…forgive us our sins, for we also forgive everyone who sins against us…

You see, if we are unforgiving towards others, it means we have no real sympathy with them for their need of God, in their need before God. And that lack of sympathy shows that we haven’t actually understood our own need for forgiveness. It shows that our saying sorry has been empty and insincere. For if we were genuinely convicted of our problem, our sin before God, then the plea for forgiveness naturally contains in it the willingness to forgive others, who are in the same boat as us. So Jesus is teaching us to prioritise being mindful of our problem, our wilful sin, and to seek God’s forgiveness. And that means that we should surely keep short accounts with God. So examination and confession should mark our prayer lives, where we spend time searching ourselves, naming and acknowledging our wrongs before God and pleading forgiveness - all the time harbouring no unforgiveness of others, but rather forgiving them as the Lord has forgiven us.

So Jesus teaches us to pray by recognising the priorities of our provision from God and our problem before him and, finally, our need for perseverance, the second part of verse 4, where Jesus said:

…and lead us not into temptation…

And we must be careful to understand that correctly, mustn’t we? A natural question would be – is this saying that God leads us into temptation? Well no, it can’t. The Bible doesn’t teach that. For example in James chapter 1, we read that God does not tempt anyone. Rather, here is the recognition that God has the sovereign power to keep us from yielding to temptation. Because by nature we don’t have the power to hallow God’s name, to seek his purposes in our lives, we need the daily strength to do that. So this is a request for spiritual protection. And I wonder how often we pray that. I wonder how often we bring before God particular temptations that we face. Perhaps a situation or meeting with certain people that lies ahead, where we know we are prone to go our own way, to do that which will upset God. Some personality types are prone to particular temptations: perhaps a tendency to gossip, or to be lustful or to speak the untruth. Jesus teaches us to pray about these situations beforehand, to ask God to protect us, to strengthen us, to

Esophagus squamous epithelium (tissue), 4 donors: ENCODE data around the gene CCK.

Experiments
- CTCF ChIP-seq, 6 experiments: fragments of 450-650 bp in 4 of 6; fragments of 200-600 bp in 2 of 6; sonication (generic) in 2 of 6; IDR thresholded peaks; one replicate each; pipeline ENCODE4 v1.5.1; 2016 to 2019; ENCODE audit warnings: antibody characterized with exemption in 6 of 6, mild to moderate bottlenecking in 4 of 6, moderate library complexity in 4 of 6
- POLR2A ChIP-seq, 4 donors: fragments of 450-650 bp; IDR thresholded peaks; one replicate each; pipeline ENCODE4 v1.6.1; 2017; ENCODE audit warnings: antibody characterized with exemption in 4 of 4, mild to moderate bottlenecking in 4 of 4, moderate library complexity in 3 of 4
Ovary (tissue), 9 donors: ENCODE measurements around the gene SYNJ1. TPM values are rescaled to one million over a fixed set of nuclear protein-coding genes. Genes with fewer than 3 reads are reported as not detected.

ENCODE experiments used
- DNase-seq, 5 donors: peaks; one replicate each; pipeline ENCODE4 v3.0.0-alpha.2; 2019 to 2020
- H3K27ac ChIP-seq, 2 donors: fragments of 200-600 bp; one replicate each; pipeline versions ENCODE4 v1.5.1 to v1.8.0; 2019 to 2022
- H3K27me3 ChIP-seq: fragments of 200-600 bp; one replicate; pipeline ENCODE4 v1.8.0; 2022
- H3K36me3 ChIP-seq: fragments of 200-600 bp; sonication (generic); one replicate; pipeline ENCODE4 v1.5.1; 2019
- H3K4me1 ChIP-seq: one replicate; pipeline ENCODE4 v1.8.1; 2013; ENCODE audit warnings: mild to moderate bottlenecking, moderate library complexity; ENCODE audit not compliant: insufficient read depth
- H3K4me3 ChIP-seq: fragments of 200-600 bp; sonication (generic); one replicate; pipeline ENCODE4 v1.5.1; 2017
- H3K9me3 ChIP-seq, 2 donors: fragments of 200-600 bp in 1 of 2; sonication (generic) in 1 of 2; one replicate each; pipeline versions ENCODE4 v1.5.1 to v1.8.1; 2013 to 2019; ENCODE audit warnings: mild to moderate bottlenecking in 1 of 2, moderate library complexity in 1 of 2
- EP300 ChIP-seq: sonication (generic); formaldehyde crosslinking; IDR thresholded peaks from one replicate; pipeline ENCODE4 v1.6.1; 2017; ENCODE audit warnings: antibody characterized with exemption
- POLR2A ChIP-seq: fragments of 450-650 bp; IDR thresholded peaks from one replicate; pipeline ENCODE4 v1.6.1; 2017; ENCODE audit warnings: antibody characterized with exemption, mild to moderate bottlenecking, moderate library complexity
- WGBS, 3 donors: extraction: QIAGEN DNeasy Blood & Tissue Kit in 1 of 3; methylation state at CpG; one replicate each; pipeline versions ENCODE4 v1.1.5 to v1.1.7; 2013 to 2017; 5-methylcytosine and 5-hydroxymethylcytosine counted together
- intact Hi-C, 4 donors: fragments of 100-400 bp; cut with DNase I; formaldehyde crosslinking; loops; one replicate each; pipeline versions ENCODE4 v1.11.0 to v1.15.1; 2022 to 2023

…lead us not into temptation…

that we might persevere in the purposes of God and live rightly as children in his kingdom.

Here then are the priorities that Jesus patterns to us. We need to mark them, to be watchful of them falling from our lips, disappearing from our prayer lives.

And, brothers and sisters, we need to rejoice in them. Here is a God who provides for us, a father who cares for us. Here is a God who wholly has met us in our deepest needs through his Son and who will keep us, in his kingdom, till we see him face to face. And, you see, that is the illuminating point in these studies of priorities and prayer. Each of these requests is God-centred. Their aim is to his praise and glory. Jesus teaches us to pray to our loving father, recognising that we live in this world, depending on him, so that our priorities in prayer are intertwined with the pre-eminence of God, the God to whom we pray.

This teaching of the Lord Jesus serves as a critical foundation to our prayers then, doesn’t it? It patterns and helps us to establish how and what to pray for. Of course there are times in the day when there will be that one or two sentence prayers when we speak to God with a thanksgiving, a request, a need. But the point of the passage that we have just looked at is that our prayer lives as a whole should display these God-centred themes that we have spent time studying here. So that when we say the Lord’s Prayer together, on our own or corporately:

Father, hallowed by your name, your kingdom come, give us each day our daily bread, forgive us our sins for we also forgive those who sin against us and lead us not into temptation

we are summarising how we pray. Friends, in our day and age is there not the greatest need for prayer? As people talk about it, as churches talk about it, it seems to be the thing that we do least. That reading from 2 Chronicles chapter 7 was sobering, wasn’t it?

If my people, who bear my name, will humble themselves and pray …
Back to top